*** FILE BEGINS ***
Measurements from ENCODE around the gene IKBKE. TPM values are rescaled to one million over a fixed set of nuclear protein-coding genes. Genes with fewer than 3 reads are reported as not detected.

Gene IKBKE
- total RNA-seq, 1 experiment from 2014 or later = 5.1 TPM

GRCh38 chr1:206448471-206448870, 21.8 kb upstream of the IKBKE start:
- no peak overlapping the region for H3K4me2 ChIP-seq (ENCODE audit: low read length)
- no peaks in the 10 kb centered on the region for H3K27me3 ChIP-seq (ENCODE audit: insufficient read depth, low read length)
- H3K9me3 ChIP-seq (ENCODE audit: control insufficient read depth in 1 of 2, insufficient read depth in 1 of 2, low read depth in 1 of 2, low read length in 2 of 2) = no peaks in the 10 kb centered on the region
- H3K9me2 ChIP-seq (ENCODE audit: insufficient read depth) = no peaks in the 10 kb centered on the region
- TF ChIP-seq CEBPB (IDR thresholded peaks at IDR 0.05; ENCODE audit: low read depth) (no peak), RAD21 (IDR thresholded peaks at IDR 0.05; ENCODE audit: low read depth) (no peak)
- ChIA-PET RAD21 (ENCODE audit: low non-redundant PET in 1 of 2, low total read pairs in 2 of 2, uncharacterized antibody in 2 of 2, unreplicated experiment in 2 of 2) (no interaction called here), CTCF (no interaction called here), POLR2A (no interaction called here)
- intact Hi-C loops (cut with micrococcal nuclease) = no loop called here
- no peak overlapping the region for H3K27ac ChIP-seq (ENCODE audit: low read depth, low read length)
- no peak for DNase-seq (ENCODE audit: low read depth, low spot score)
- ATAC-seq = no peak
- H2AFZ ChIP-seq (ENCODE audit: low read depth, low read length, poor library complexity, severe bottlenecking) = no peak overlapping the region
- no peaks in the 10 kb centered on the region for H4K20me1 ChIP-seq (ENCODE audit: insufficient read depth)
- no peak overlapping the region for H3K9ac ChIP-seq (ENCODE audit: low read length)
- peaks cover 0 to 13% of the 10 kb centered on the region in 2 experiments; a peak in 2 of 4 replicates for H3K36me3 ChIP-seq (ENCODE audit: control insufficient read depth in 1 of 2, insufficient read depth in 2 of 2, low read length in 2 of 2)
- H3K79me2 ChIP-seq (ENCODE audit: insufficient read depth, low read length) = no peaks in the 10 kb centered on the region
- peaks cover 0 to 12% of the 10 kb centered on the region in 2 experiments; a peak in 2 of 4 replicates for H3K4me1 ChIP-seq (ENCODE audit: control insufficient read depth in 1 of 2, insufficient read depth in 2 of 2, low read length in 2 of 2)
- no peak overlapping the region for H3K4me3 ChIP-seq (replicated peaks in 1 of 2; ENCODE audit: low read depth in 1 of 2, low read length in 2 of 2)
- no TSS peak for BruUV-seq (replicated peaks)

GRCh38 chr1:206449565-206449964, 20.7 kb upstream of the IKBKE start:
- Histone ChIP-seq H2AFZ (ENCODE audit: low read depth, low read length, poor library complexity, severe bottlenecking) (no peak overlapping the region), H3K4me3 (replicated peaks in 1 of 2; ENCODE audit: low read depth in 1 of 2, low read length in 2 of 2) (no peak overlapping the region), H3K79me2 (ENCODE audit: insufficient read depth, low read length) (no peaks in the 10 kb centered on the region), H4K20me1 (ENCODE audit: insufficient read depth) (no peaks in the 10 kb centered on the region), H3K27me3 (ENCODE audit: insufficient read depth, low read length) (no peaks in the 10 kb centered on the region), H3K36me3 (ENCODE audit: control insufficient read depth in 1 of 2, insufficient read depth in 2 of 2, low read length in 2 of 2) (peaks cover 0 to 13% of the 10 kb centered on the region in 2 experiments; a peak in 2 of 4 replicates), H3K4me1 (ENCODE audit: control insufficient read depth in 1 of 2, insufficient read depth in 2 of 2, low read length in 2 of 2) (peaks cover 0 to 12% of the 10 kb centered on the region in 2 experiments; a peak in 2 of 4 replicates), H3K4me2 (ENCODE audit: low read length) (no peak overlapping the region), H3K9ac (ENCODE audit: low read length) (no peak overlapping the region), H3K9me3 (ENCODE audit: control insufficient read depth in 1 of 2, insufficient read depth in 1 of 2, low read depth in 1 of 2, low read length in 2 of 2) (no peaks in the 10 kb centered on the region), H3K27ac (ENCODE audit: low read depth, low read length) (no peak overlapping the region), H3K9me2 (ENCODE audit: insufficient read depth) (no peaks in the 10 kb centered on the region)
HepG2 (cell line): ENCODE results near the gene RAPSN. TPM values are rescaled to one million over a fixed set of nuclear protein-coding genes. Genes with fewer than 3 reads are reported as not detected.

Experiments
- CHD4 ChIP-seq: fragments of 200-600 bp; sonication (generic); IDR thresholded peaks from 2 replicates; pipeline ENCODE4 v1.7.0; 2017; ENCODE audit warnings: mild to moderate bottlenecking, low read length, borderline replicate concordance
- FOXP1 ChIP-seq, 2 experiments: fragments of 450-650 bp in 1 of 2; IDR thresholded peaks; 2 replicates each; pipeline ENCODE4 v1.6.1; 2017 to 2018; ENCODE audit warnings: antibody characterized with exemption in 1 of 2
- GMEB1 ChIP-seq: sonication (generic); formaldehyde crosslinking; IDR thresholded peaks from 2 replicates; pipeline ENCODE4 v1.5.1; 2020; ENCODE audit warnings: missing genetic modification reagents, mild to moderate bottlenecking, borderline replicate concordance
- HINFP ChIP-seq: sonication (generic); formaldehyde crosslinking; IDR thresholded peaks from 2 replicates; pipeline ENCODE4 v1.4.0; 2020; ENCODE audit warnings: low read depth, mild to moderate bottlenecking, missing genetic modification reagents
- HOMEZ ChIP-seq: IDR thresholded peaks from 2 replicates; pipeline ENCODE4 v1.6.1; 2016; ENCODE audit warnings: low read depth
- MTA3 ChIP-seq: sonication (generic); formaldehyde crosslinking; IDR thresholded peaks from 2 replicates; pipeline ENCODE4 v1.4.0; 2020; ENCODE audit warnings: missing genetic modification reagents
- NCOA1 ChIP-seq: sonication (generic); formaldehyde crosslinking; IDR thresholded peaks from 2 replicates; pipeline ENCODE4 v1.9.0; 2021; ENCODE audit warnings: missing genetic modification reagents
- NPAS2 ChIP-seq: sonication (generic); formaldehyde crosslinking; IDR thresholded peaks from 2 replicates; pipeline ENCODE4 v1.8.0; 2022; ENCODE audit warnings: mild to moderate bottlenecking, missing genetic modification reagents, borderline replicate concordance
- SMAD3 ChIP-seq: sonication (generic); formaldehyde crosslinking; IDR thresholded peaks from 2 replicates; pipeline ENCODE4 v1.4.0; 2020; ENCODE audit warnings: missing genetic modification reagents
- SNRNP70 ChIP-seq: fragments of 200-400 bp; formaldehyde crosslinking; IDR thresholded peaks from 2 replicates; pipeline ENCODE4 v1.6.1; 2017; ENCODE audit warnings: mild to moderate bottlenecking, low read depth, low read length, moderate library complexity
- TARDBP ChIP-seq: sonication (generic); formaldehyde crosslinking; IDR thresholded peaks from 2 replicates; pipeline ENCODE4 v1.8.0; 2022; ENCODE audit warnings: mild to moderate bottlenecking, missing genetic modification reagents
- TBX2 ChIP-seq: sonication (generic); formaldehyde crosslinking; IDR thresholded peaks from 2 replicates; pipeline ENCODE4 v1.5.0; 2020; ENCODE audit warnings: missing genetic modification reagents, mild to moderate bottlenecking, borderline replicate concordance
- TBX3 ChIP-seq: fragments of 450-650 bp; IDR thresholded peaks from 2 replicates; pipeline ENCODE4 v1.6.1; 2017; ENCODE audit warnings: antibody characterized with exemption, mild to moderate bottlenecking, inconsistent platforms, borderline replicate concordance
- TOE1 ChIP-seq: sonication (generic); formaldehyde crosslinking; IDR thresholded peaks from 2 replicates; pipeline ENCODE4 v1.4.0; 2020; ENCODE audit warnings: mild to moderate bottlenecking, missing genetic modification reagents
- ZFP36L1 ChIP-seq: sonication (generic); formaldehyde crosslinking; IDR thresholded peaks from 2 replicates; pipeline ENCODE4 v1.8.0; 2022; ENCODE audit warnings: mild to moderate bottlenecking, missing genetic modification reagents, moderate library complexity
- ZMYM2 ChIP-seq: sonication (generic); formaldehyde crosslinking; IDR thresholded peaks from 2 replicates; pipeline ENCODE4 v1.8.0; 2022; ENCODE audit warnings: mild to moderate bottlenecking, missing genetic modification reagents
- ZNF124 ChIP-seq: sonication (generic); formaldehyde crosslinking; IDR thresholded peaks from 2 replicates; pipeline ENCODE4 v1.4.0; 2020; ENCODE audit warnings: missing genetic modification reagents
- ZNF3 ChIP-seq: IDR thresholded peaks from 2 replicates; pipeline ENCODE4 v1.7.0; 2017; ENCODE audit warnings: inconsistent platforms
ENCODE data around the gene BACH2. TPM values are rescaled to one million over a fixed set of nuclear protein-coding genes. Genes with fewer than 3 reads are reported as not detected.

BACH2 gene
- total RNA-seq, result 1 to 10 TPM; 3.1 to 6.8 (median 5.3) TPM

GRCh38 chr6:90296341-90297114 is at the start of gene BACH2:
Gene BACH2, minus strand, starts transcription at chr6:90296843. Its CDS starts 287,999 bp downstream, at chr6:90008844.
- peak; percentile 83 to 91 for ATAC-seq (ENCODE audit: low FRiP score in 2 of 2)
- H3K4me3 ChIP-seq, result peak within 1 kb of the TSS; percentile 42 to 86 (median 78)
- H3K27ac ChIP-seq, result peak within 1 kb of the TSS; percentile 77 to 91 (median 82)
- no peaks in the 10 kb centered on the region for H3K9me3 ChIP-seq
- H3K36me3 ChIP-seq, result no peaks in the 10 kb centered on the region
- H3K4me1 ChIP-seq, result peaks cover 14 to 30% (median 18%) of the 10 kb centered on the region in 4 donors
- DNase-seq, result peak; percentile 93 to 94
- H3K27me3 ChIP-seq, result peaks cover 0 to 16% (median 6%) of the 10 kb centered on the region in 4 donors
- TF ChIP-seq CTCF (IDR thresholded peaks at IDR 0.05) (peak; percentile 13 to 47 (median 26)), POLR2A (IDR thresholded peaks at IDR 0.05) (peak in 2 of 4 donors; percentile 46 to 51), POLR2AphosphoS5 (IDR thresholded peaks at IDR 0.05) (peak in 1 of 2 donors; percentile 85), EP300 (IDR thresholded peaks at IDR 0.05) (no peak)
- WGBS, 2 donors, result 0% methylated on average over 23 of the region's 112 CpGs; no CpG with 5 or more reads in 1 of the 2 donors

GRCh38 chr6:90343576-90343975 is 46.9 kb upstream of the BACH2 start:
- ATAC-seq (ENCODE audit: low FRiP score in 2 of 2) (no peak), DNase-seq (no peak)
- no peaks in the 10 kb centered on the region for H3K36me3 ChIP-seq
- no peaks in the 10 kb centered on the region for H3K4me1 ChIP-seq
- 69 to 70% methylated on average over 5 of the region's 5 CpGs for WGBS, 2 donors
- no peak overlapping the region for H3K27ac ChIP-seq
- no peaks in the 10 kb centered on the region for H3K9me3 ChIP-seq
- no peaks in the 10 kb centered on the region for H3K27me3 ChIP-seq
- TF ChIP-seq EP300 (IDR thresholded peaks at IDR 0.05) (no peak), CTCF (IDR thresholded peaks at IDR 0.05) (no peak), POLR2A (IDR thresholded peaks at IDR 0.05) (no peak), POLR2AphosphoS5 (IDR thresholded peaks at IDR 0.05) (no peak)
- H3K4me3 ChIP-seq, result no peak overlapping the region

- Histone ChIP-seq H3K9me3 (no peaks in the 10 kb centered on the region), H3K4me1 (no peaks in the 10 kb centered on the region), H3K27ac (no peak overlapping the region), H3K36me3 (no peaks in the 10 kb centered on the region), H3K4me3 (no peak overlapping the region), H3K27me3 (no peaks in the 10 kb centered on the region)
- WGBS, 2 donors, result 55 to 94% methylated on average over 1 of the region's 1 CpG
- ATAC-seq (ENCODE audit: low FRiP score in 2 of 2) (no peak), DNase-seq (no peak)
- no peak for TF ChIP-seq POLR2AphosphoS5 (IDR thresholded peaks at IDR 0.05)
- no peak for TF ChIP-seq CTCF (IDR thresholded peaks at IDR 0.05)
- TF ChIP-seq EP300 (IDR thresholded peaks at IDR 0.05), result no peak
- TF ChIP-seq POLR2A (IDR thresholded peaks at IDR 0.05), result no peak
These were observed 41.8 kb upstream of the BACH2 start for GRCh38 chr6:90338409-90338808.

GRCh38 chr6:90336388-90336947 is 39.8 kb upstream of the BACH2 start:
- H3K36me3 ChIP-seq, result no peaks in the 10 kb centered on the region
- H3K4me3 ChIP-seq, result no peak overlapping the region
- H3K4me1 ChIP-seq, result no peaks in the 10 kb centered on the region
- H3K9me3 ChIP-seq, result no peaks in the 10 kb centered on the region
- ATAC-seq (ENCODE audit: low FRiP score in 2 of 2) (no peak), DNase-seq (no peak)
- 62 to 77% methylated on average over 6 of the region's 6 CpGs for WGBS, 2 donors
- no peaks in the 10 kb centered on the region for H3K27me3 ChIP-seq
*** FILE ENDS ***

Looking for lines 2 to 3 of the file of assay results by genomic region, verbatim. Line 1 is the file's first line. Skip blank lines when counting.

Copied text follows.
Gene IKBKE
- total RNA-seq, 1 experiment from 2014 or later = 5.1 TPM